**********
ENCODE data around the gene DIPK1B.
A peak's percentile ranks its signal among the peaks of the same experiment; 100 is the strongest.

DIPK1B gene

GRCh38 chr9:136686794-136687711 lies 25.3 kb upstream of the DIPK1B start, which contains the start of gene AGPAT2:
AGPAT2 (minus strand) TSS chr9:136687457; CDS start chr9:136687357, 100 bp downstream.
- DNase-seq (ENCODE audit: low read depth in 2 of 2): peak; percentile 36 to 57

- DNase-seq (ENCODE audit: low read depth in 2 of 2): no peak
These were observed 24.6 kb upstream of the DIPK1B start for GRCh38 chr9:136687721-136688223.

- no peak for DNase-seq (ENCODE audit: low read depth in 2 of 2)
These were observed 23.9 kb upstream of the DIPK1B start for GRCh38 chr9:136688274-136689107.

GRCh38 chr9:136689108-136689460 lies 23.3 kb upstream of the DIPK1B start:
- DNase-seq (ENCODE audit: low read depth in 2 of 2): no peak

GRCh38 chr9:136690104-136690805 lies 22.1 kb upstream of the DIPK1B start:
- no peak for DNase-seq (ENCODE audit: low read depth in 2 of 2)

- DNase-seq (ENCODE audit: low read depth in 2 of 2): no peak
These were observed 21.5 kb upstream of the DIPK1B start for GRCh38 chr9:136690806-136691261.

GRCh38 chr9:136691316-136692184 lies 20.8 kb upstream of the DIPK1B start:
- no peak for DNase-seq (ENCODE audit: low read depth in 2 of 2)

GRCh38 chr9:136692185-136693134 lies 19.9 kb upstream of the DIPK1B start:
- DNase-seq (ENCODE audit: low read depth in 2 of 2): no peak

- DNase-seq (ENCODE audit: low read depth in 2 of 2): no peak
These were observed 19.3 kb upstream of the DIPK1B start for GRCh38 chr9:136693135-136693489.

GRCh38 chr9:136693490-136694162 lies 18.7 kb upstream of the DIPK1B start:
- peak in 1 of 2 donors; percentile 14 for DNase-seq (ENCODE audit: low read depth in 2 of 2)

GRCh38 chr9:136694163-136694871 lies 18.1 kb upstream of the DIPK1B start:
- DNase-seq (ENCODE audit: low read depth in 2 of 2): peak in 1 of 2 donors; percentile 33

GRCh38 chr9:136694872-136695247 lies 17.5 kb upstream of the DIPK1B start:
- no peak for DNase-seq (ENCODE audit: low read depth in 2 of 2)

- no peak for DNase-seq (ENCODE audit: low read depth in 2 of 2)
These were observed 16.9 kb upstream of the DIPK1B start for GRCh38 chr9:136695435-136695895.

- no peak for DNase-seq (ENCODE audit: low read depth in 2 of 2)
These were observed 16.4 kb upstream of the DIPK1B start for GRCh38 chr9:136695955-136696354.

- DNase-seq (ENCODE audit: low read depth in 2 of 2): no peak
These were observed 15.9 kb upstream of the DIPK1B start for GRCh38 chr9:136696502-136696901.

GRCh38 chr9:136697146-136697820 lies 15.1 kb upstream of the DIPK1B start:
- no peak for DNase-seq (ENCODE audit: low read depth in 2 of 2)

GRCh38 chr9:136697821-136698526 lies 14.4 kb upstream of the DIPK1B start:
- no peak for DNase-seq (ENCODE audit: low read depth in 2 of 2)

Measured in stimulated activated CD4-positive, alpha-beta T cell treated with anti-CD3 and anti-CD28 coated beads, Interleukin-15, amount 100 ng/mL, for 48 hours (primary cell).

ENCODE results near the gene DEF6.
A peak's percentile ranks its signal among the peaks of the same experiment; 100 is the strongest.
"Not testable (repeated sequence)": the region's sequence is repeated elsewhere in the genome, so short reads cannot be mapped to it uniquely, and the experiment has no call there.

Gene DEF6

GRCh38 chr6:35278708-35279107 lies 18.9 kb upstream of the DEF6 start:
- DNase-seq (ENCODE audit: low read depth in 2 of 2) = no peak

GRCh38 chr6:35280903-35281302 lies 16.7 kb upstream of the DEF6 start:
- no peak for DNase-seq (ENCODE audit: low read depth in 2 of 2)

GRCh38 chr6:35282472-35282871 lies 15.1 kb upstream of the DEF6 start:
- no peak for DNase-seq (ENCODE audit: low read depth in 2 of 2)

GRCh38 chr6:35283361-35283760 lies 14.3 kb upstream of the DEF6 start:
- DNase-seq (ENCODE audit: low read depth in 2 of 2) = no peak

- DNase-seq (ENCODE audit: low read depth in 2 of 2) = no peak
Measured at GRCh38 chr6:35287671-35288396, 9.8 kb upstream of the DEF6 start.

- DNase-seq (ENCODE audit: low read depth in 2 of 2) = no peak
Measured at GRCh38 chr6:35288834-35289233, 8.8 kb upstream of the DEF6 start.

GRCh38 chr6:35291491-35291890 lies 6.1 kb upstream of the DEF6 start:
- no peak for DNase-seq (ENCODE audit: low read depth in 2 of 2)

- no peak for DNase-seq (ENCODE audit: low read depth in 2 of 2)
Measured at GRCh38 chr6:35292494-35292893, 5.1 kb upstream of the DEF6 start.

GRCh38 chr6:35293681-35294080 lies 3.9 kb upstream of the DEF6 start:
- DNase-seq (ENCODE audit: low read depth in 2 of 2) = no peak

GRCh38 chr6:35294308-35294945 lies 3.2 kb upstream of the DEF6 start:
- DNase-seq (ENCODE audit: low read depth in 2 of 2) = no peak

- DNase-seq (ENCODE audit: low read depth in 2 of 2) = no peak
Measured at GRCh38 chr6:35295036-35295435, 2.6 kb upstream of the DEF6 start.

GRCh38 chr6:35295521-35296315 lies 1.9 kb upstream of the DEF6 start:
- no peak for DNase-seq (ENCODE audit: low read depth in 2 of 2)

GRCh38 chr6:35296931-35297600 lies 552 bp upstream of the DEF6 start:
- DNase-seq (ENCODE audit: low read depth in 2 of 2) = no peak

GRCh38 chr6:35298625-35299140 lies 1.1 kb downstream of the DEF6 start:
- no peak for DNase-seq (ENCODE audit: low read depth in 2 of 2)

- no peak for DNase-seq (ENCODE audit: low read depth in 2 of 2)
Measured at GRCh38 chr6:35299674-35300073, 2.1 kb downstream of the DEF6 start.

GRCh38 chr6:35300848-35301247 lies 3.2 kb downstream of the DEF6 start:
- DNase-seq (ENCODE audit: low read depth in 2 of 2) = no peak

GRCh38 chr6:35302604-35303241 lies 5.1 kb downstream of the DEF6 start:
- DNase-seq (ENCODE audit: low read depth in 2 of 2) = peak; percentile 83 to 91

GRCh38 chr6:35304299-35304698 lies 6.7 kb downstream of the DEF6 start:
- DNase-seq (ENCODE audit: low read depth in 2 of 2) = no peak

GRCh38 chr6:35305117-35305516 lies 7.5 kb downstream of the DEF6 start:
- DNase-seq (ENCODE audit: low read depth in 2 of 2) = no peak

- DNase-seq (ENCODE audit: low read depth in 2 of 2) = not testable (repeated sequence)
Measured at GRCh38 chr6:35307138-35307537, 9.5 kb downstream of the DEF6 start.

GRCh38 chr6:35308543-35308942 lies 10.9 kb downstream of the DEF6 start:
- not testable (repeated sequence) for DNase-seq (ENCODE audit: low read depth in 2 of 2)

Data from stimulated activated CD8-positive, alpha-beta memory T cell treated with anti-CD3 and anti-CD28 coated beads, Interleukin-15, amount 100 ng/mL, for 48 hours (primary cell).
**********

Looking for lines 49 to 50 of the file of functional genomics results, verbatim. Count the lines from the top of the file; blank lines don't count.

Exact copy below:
- no peak for DNase-seq (ENCODE audit: low read depth in 2 of 2)

GRCh38 chr6:35283361-35283760 lies 14.3 kb upstream of the DEF6 start: